Sukrit Shankar, Vikas K. Garg and Roberto Cipolla, Deep Carving: Discovering Visual Attributes by Carving Deep Neural Nets, CVPR 2015.
Deep Carving
Most of the approaches for discovering visual attributes in images demand significant supervision, which is cumbersome to obtain. In this paper, we aim to discover visual attributes in a weakly supervised setting that is commonly encountered with contemporary image search engines. For instance, given a noun (say forest) and its associated attributes (say dense, sunlit, autumn), search engines can now generate many valid images for any attribute-noun pair (dense forests, autumn forests, etc). However, images for an attribute-noun pair do not contain any information about other attributes (like which forests in the autumn are dense too). Thus, a weakly supervised scenario occurs: each of the M attributes corresponds to a class such that a training image in class m ∈ {1, . . . , M } contains a single label that indicates the presence of the mth attribute only. The task is to discover all the attributes present in a test image.
                   Deep Convolutional Neural Networks (CNNs) have enjoyed remarkable success in vision applications recently. However, in a weakly supervised scenario, widely used CNN training procedures do not learn a robust model for predicting multiple attribute labels simultaneously. The primary reason is that the attributes highly co-occur within the training data, and unlike objects, do not generally exist as well-defined spatial boundaries within the image. To ameliorate this limitation, we propose Deep-Carving, a novel training procedure with CNNs, that helps the net efficiently carve itself for the task of multiple attribute prediction. During training, the responses of the feature maps are exploited in an ingenious way to provide the net with multiple pseudo-labels (for training images) for subsequent iterations. The process is repeated periodically after a fixed number of iterations, and enables the net carve itself iteratively for efficiently disentangling features.
                  Additionally, we contribute a noun-adjective pairing inspired Natural Scenes Attributes Dataset to the research community, CAMIT - NSAD, containing a number of co-occurring attributes within a noun category. We describe, in detail, salient aspects of this dataset. Our experiments on CAMIT-NSAD and the SUN Attributes Dataset, with weak supervision, clearly demonstrate that the Deep-Carved CNNs consistently achieve considerable improvement in the precision of attribute prediction over popular baseline methods.
Sukrit Shankar, Vijay Badrinarayanan and Roberto Cipolla, Part Bricolage: Flow-Assisted Part-Based Graphs for Detecting Activities in Videos, In Computer Vision–ECCV 2014, pp. 586-601. Springer International Publishing, 2014.
Part Bricolage
Space-time detection of human activities in videos can significantly enhance visual search. To handle such tasks, while solely using low-level features has been found somewhat insufficient for complex datasets; mid-level features (like body parts) that are normally considered, are not robustly accounted for their inaccuracy. Moreover, the activity detection mechanisms do not constructively utilize the importance and trustworthiness of the features.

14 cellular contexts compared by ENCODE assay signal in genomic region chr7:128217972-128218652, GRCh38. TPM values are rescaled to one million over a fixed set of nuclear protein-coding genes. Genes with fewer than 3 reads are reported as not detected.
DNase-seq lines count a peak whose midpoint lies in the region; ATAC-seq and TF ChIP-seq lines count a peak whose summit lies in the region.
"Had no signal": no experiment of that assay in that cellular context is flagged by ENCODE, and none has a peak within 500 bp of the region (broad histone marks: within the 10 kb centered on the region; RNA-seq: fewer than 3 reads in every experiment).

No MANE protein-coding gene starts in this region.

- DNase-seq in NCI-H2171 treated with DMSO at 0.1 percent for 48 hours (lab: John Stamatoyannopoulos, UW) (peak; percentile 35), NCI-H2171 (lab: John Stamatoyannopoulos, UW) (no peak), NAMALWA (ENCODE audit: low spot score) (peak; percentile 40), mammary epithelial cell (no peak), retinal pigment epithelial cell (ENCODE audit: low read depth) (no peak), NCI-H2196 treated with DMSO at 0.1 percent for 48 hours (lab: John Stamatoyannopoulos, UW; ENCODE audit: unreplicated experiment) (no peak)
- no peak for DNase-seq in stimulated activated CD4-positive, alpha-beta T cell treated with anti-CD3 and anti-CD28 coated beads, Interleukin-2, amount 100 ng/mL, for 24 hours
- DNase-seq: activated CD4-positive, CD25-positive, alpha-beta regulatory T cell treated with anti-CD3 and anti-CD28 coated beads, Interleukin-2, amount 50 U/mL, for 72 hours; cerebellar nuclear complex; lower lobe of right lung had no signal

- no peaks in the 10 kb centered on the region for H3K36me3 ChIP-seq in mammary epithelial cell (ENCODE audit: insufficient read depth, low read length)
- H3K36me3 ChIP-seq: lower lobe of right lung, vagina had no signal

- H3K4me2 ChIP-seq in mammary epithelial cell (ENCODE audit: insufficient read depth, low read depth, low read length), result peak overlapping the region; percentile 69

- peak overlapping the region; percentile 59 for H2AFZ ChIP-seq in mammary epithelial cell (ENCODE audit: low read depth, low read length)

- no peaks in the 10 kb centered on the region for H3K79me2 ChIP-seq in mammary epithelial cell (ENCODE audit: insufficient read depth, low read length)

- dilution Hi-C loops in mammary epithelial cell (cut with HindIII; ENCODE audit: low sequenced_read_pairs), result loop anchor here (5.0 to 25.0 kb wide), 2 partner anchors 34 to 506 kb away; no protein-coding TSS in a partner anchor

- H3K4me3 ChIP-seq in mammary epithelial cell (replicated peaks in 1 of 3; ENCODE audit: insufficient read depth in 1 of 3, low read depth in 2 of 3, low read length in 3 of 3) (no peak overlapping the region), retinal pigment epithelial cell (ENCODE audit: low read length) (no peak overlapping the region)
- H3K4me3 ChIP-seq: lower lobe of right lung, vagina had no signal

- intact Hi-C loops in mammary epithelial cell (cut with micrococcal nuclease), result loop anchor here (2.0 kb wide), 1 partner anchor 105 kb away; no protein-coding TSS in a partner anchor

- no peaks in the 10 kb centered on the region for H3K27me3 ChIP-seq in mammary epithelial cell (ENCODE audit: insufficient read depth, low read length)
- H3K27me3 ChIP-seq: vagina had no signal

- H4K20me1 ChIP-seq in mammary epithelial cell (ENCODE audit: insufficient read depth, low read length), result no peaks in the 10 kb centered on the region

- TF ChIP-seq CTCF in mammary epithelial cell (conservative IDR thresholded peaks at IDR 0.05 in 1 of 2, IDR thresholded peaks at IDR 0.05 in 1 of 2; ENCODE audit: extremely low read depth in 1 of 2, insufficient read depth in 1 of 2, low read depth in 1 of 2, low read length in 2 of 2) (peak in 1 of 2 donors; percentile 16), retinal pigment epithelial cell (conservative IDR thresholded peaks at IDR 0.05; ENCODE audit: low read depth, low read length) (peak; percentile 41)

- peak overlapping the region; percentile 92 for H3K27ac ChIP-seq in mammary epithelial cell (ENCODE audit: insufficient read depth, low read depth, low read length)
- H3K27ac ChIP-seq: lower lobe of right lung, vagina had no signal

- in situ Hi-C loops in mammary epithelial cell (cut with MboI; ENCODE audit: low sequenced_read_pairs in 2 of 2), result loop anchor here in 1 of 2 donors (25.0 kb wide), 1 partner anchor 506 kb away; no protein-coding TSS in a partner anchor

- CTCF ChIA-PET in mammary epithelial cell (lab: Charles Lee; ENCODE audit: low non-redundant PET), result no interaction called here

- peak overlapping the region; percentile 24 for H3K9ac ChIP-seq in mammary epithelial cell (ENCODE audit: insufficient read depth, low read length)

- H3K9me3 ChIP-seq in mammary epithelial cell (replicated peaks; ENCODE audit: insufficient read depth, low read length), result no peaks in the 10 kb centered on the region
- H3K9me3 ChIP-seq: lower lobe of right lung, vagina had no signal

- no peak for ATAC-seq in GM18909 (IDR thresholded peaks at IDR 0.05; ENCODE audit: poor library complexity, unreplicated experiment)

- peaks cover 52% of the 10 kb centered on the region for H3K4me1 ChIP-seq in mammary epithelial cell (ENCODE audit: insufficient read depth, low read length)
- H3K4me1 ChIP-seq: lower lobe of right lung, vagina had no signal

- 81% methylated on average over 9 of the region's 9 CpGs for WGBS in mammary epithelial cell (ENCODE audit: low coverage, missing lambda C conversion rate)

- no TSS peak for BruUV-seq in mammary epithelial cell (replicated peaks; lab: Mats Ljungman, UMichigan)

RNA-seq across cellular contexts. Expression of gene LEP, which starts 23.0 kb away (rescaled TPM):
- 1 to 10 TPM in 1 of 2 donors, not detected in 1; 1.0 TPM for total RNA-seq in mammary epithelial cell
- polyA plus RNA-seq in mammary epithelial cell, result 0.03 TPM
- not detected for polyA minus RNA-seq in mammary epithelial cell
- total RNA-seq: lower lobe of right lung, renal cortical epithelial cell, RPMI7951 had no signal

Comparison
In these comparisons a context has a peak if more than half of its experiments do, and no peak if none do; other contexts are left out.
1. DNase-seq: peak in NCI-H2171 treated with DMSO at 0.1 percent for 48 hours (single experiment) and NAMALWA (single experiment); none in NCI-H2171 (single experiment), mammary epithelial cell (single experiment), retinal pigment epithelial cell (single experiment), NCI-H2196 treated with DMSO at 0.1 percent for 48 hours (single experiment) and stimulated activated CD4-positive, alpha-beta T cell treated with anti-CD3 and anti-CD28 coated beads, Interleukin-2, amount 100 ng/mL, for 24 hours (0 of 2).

This paper addresses these problems and introduces a unified formulation for robustly detecting activities in videos. Our first contribution is the formulation of the detection task as an undirected node- and edge-weighted graphical structure called Part Bricolage (PB), where the node weights represent the type of features along with their importance, and edge weights incorporate the probability of the features belonging to a known activity class, while also accounting for the trustworthiness of the features connecting the edge. Prize-Collecting-Steiner-Tree (PCST) problem [19] is solved for such a graph that gives the best connected subgraph comprising the activity of interest. Our second contribution is a novel technique for robust body part estimation, which uses two types of state-of-the-art pose detectors, and resolves the plausible detection ambiguities with pre-trained classifiers that predict the trustworthiness of the pose detectors. Our third contribution is the proposal of fusing the low-level descriptors with the mid-level ones, while maintaining the spatial structure between the features. For a quantitative evaluation of the detection power of PB, we run PB on Hollywood and MSR-Actions datasets and outperform the state-of-the-art by a significant margin for various detection paradigms.
Sukrit Shankar, Joan Lasenby and Roberto Cipolla, Semantic Transform: Weakly Supervised Semantic Inference for Relating Visual Attributes, In Computer Vision (ICCV), 2013 IEEE International Conference on, pp. 361-368. IEEE, 2013.
Semantic Transform
Relative (comparative) attributes are promising for thematic ranking of visual entities, which also aids in recognition tasks. However, attribute rank learning often requires a substantial amount of relational supervision, which is highly tedious, and apparently impractical for real-world applications. In this paper, we introduce the Semantic Transform, which under minimal supervision, adaptively finds a semantic feature space along with a class ordering that is related in the best possible way. Such a semantic space is found for every attribute category. To relate the classes under weak supervision, the class ordering needs to be refined according to a cost function in an iterative procedure. This problem is ideally NP-hard, and we thus propose a constrained search tree formulation for the same. Driven by the adaptive semantic feature space representation, our model achieves the best results to date for all of the tasks of relative, absolute and zero-shot classification on two popular datasets.